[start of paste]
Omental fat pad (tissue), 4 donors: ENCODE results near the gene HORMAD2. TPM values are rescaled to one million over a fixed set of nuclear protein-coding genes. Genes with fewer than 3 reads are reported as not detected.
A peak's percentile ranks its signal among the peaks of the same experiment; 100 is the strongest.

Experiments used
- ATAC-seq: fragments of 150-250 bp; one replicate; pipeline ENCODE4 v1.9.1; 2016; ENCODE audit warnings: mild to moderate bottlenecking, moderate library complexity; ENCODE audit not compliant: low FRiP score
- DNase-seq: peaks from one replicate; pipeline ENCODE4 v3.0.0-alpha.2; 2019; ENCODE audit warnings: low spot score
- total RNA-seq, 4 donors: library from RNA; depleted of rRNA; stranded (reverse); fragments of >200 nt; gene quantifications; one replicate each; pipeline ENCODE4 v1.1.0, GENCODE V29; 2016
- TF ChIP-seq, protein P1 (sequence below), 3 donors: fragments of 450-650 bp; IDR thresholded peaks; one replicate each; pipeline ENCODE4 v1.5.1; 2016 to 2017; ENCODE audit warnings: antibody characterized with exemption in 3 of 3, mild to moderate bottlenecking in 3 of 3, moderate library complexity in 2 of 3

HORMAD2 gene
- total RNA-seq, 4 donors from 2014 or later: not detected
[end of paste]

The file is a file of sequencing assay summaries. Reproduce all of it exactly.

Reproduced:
Omental fat pad (tissue), 4 donors: ENCODE results near the gene HORMAD2. TPM values are rescaled to one million over a fixed set of nuclear protein-coding genes. Genes with fewer than 3 reads are reported as not detected.
A peak's percentile ranks its signal among the peaks of the same experiment; 100 is the strongest.

Experiments used
- ATAC-seq: fragments of 150-250 bp; one replicate; pipeline ENCODE4 v1.9.1; 2016; ENCODE audit warnings: mild to moderate bottlenecking, moderate library complexity; ENCODE audit not compliant: low FRiP score
- DNase-seq: peaks from one replicate; pipeline ENCODE4 v3.0.0-alpha.2; 2019; ENCODE audit warnings: low spot score
- total RNA-seq, 4 donors: library from RNA; depleted of rRNA; stranded (reverse); fragments of >200 nt; gene quantifications; one replicate each; pipeline ENCODE4 v1.1.0, GENCODE V29; 2016
- TF ChIP-seq, protein P1 (sequence below), 3 donors: fragments of 450-650 bp; IDR thresholded peaks; one replicate each; pipeline ENCODE4 v1.5.1; 2016 to 2017; ENCODE audit warnings: antibody characterized with exemption in 3 of 3, mild to moderate bottlenecking in 3 of 3, moderate library complexity in 2 of 3

HORMAD2 gene
- total RNA-seq, 4 donors from 2014 or later: not detected